The Results of Extra Sucrose

We’ve heard for decades that sugar is bad for our teeth and makes us put on weight. Both are true, but there is so much more that we’re doing when we binge on the wrong kinds of sugar.

Sugar can cause you to become insulin resistant, which leads to diabetes. It can also overload your liver, which can lead to potential liver damage. That’s too high a price to pay for indulging your sweet tooth.

Too much sugar and fructose will affect your metabolic system as well, causing weight gain, abdominal obesity, decreased HDL (high-density lipoprotein), and increased LDL (low-density lipoprotein), elevated blood sugar (diabetes), elevated triglycerides, even high blood pressure.[vii] And make no mistake, sugar can be as addictive as alcohol.[viii]

Healthy Sugar Alternatives

Just because you’re avoiding excessive sugar (sucrose) doesn’t mean you can’t enjoy healthy alternatives.  Here are our favorite natural sugar substitutes:

Maple syrup is a flavorful sugar substitute that is also a healthier alternative. Choose 100 percent pure maple syrup, ensuring there are no added ingredients like sugar syrup or corn syrup. As a general rule, use ¾ cup of maple syrup for every 1 cup of sugar.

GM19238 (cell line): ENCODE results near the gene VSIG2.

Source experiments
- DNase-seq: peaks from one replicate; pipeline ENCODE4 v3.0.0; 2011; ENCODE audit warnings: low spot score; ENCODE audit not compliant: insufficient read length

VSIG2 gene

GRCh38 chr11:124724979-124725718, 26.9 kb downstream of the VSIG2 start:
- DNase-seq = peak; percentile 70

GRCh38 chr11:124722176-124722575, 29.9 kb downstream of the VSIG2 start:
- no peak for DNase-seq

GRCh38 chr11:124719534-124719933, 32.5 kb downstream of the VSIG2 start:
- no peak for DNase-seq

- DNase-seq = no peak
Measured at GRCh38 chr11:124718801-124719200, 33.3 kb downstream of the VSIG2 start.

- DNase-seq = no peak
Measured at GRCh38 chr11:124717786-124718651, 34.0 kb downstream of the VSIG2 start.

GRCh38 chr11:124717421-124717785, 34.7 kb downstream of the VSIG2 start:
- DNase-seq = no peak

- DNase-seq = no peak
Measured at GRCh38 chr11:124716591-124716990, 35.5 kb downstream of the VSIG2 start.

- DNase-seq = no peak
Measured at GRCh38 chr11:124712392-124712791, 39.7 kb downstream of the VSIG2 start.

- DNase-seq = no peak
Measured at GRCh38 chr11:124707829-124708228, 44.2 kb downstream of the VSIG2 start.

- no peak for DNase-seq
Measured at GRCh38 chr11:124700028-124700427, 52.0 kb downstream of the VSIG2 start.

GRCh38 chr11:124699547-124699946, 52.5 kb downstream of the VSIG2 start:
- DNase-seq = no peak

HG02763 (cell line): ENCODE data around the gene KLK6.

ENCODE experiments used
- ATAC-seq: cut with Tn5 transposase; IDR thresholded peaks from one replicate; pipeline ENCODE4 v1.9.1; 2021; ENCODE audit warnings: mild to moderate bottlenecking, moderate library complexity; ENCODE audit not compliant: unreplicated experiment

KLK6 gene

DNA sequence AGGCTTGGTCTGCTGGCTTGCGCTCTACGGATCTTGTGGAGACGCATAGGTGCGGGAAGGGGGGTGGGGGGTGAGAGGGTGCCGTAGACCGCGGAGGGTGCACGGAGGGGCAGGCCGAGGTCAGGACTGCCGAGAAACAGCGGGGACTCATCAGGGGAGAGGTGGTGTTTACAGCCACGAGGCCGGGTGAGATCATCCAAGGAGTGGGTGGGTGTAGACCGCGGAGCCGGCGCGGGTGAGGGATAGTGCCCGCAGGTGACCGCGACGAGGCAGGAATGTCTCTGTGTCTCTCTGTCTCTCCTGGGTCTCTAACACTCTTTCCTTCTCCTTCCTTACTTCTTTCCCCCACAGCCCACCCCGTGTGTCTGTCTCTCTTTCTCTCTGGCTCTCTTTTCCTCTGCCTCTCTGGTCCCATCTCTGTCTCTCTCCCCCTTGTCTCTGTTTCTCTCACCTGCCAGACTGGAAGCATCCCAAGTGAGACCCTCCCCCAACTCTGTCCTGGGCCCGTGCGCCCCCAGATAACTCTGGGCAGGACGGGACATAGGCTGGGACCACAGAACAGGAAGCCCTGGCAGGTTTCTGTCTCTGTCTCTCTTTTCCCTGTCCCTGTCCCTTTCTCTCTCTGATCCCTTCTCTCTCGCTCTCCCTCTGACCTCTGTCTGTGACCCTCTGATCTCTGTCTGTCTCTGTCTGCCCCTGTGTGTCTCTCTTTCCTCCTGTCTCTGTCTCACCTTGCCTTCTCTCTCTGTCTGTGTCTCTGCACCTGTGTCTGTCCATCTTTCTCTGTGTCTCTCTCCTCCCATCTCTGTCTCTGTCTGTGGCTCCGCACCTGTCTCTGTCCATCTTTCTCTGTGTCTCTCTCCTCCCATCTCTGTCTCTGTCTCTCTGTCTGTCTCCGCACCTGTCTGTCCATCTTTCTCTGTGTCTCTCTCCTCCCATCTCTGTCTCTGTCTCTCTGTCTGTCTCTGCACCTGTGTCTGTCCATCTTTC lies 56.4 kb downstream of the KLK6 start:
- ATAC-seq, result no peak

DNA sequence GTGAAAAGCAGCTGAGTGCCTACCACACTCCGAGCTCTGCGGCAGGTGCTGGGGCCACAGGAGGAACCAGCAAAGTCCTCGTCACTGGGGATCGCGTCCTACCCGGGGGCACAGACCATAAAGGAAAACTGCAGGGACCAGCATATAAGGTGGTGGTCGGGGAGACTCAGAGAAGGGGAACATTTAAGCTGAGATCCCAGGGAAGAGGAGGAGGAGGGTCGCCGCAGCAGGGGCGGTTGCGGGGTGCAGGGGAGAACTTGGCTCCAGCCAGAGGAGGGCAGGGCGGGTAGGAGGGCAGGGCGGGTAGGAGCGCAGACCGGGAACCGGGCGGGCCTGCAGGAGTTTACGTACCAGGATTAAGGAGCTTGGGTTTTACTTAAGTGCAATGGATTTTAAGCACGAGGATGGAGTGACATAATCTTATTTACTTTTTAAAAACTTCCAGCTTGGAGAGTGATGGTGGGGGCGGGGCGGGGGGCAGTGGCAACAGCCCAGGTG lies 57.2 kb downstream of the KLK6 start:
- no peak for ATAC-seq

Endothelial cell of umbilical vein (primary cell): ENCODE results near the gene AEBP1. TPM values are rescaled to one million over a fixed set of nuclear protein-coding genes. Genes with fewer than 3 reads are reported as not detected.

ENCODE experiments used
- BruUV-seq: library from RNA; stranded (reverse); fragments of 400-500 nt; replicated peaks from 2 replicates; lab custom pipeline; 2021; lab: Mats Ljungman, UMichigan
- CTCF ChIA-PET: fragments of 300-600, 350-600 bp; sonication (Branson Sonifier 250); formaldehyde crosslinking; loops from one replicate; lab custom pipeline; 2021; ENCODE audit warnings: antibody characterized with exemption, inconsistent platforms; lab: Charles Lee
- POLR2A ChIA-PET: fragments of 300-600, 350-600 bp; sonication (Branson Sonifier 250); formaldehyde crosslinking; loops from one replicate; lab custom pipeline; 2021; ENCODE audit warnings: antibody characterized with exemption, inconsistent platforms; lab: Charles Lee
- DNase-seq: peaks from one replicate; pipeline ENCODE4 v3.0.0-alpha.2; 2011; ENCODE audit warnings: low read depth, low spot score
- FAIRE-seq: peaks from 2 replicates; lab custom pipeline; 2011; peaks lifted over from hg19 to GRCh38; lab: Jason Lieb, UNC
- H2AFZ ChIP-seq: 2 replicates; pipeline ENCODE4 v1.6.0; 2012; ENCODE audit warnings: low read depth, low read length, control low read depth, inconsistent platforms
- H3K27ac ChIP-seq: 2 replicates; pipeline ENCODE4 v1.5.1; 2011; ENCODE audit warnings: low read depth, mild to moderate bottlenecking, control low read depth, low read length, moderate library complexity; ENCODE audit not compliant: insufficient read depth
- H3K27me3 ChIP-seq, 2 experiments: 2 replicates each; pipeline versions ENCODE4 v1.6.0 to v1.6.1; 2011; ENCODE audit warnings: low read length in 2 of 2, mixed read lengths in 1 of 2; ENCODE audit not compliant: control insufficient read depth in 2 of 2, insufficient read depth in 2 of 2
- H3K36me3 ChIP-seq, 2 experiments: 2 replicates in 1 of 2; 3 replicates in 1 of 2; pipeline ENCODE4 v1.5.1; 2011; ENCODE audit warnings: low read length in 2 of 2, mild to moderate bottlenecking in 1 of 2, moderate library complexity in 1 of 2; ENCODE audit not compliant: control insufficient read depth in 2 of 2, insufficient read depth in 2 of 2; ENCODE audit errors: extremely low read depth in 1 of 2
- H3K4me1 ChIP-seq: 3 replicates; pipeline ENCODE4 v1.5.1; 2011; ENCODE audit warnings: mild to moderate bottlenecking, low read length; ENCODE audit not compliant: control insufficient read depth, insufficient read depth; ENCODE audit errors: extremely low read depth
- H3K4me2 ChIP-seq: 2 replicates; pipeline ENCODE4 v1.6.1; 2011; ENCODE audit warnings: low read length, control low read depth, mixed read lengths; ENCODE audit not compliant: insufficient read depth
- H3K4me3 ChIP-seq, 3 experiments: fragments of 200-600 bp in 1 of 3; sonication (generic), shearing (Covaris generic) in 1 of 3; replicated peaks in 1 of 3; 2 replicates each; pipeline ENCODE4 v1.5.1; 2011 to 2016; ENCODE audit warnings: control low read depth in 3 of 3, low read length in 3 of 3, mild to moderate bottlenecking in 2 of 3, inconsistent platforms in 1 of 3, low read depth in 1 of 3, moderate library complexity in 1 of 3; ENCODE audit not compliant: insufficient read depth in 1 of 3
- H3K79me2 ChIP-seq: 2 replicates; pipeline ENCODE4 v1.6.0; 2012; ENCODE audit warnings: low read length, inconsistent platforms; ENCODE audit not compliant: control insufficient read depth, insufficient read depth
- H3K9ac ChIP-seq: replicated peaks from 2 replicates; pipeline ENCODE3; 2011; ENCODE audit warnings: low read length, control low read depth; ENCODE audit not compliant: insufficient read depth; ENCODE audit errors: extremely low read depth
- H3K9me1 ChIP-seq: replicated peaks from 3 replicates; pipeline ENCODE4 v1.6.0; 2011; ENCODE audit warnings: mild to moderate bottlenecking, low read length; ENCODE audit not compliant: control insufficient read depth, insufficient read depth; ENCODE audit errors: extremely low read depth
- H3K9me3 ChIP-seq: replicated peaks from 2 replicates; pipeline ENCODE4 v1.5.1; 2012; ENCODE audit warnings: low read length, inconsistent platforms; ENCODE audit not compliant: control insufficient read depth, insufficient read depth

Coconut sugar not only tastes great but includes vital nutrients like iron, zinc, calcium, and potassium. It has a lower glycemic index than sucrose.[ix] Use coconut sugar cup for cup as a replacement for table sugar.

Raw honey is a wonderful alternative to sugar and corn syrup. It also has a variety of health benefits, including promoting the growth of friendly bacteria in your intestinal tract. It also reduces homocysteine levels, which promotes heart health. Honey also helps soothe coughs, fight viruses, and bolsters nutrition because it includes enzymes, amino acids, vitamins, and minerals. In addition, honey supports allergy relief and even prevents tooth decay.[x]